Seven Things To Do After You Finish a Hackathon

We just concluded a Chennai Geeks Hackathon over the weekend. While talking to the participants, I requested them to do a few things after they get some sleep.

  1. Put the source code on Github and add the link to your profiles and Tweet it.
  2. Share your hackathon experience – both technical and non-technical in Geek forums of your choice, at your company  or with your classmates.
  3. Join the Geek community and try to attend  more hackathons or social coding events.
  4. Think of three things we can do better in the next hackathon (as a community) and share it in Chennai Geeks forum.
  5. Write a blog post about your effort – the process you went through, the problems you had, the technologies you used and things you learned.
  6. Give a talk at a future Geek event.
  7. Continue the effort started at the hackathon and create something usable.

We (at Chennai Geeks) will plan more and different types of social coding events.

LinkLog: Some Good Advice on Idea Generation

I am loving James blog (spent an hour this morning reading random entries after discovering it). He has some good advice on idea generation:

Get good at idea generation. 

Ideas have a bad reputation. They’re a dime a dozen. They’re worthless unless implemented. Success is 90% perspiration. We’ve all seen the calls for help from a self-proclaimed designer and his business partner who have a brilliant company logo and a sure-fire concept for an app. All they need is a programmer or two to make it happen, and we all know why it won’t work out. 

Now get past ideas needing to be on a grand scale–the vision for an entire project–and think smaller. You’ve got a UI screen that’s confusing. You have something non-trivial to teach users and there’s no manual. The number of tweakable options is getting out of hand. Any of the problems that come up dozens of times while building anything. 

As you read through the rest of the post, you start realizing that ideas are really starting points for doing something useful. Ideas trigger other ideas. This chain reaction is what gets you to start building useful stuff. Taking small ideas, thinking a lot about them, choosing alternatives and testing a few out through implementation is part of the creative process. In fact this is the skill every product team needs, anyway.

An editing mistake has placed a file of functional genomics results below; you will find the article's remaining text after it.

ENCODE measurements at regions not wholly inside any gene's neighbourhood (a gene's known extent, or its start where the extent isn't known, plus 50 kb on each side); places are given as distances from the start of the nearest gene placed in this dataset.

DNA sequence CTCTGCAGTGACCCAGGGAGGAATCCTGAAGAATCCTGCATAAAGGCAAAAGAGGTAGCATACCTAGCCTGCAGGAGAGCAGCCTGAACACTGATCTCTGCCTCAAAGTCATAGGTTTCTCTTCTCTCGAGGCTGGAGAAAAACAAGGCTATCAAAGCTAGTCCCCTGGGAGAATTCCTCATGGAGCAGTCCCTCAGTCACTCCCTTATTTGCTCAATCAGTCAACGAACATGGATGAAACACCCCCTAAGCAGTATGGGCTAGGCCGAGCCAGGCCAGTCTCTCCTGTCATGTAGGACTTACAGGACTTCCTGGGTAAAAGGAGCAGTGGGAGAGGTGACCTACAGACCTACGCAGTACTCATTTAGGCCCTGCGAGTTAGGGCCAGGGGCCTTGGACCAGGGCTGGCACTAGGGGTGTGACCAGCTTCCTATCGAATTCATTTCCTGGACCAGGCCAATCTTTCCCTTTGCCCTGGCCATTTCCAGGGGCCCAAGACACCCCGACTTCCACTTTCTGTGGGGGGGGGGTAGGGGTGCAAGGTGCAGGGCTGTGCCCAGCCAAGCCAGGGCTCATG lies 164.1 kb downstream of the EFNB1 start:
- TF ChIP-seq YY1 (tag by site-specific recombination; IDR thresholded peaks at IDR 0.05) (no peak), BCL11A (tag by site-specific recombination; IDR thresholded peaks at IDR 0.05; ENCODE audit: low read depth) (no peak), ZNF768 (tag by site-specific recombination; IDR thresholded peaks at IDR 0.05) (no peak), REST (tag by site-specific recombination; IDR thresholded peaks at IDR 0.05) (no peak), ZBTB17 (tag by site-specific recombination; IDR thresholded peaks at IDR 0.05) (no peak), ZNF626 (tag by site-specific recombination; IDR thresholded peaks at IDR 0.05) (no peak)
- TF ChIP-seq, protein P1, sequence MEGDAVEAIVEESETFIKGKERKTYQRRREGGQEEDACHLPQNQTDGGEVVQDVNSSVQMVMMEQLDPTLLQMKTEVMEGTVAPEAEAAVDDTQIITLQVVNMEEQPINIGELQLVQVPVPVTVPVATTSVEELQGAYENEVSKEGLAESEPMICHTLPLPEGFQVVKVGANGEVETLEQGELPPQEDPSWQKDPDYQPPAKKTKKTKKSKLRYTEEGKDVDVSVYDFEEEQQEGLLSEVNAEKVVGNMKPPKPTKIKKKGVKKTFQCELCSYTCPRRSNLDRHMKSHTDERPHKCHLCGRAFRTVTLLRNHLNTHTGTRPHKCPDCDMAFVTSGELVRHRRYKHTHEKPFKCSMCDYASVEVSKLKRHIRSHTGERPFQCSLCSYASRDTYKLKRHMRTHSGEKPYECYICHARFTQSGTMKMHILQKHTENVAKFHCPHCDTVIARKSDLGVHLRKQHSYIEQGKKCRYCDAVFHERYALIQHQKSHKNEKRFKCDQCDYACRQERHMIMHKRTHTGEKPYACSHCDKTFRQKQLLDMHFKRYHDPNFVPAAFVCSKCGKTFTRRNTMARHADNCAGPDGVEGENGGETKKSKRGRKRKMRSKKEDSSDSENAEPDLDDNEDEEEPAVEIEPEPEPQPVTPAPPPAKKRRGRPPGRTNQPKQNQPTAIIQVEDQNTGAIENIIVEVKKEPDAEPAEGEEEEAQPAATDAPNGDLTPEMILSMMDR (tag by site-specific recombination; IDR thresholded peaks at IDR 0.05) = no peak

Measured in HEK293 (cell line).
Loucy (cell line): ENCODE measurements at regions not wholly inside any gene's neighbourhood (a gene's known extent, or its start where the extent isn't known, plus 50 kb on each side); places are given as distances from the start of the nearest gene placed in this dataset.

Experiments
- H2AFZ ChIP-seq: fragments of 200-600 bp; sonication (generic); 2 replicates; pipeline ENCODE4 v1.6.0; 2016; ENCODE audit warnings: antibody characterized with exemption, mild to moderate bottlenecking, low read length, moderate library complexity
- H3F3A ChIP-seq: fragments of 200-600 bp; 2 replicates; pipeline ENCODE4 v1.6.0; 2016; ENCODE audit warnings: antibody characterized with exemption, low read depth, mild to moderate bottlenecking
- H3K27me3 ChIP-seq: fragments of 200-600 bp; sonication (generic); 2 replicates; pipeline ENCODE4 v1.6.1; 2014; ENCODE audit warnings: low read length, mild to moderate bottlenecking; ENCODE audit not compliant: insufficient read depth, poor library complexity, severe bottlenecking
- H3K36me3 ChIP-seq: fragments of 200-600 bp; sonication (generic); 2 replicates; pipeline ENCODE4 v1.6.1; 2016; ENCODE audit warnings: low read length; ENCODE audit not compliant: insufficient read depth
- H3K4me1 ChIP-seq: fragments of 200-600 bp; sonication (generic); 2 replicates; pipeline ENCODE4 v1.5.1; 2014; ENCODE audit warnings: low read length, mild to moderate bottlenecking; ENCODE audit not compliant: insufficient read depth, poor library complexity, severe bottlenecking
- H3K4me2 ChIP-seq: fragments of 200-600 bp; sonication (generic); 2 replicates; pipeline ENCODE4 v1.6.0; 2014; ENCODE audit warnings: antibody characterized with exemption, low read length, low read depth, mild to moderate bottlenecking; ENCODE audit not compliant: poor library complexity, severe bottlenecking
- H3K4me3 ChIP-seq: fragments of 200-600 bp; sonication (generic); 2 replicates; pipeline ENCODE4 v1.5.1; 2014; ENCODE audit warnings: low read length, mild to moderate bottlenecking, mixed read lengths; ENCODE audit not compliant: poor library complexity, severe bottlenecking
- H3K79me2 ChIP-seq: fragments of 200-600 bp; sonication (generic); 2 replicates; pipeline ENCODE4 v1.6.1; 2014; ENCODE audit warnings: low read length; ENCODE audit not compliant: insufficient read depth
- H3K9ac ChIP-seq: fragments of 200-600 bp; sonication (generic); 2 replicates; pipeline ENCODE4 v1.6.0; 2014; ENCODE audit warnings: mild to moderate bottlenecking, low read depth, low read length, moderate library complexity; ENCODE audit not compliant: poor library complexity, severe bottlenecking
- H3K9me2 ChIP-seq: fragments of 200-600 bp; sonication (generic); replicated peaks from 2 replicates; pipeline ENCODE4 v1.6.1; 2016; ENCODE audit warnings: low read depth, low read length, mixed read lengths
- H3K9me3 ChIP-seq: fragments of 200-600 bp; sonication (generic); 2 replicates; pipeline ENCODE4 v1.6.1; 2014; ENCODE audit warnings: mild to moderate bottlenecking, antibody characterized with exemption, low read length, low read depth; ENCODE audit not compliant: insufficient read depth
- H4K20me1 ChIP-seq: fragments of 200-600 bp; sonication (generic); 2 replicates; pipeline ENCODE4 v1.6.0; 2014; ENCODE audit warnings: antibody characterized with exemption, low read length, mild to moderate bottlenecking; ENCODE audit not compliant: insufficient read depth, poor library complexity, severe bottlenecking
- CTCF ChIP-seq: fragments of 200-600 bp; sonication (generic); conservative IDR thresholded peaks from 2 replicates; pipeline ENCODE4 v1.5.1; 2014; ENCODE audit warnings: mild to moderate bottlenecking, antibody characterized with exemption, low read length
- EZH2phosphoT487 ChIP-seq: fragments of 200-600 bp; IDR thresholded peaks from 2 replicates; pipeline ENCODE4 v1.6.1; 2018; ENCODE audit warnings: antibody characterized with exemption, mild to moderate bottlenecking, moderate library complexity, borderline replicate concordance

Data Jujitsu – A Pragmatic Approach To Applying Data Science

Notes from Data Jujitsu – The Art of Turning Data into Product by Dr. DJ Patil. It is free and a PDF version can be found here. dj This is a great resource, if you are just starting to think about applying Data Science in your organization.  I like DJ’s incremental and very pragmatic approach to applying data science to your business and building a product. He has done it at LinkedIn (in fact the first time I heard the term “Data Science”, was from his LinkedIn post). Here are a few excerpts, a selection of fragments I marked up while reading the book. It is only about 16 pages so you should certainly give it a try if you are interested in the topic.

On Data Scientists:

Smart Data Scientists don’t just solve big, hard problems; they also have an instinct for making big problems small.

He proposes a very practical approach to solving problems.

Solve a simple piece that shows you whether there’s an interest.

In this lean startup world, there is a similar approach, known as building a minimum viable product (MVP), to assess whether there is interest and validate the assumptions we make about user needs.

On learning more about problems:

By using humans to solve problems initially, we can understand a great deal about the problem at a very low cost. The collaborative filter is a great example of starting with a simple product that becomes a more complex system later, once you know that it works.

How do you create engagement and revenue with your data product?

Some examples from his LinkedIn experience:

Giving data back to user creates additional value. By giving data back to the user, you can create both engagement and revenue.

Focus on actionability of data.

“Inverse interaction law” applies to most users: The more data you present, the less interaction. The best way to avoid data vomit is to focus on actionability of data. That is, what action do you want the user to take?

Putting Data Jujitsu into practice.

Data Jujitsu embraces the notion of minimum viable product and the simplest thing that could possibly work.

My favorite part is the advice to product builders.

With all products, you should ask yourself three questions:

1. What do you want the user to take away from this product?

2. What action do you want the user to take because of the product?

3. How should the user feel during and after using your product?

If your product is successful you will have plenty of time to play with complex machine learning algorithms, large computing clusters in the cloud…

It is 16 pages of practical wisdom that comes out of running data science teams and building products at LinkedIn. The wonderful gesture of  sharing his experience with us in a free eminently readable report,  deserves a salute.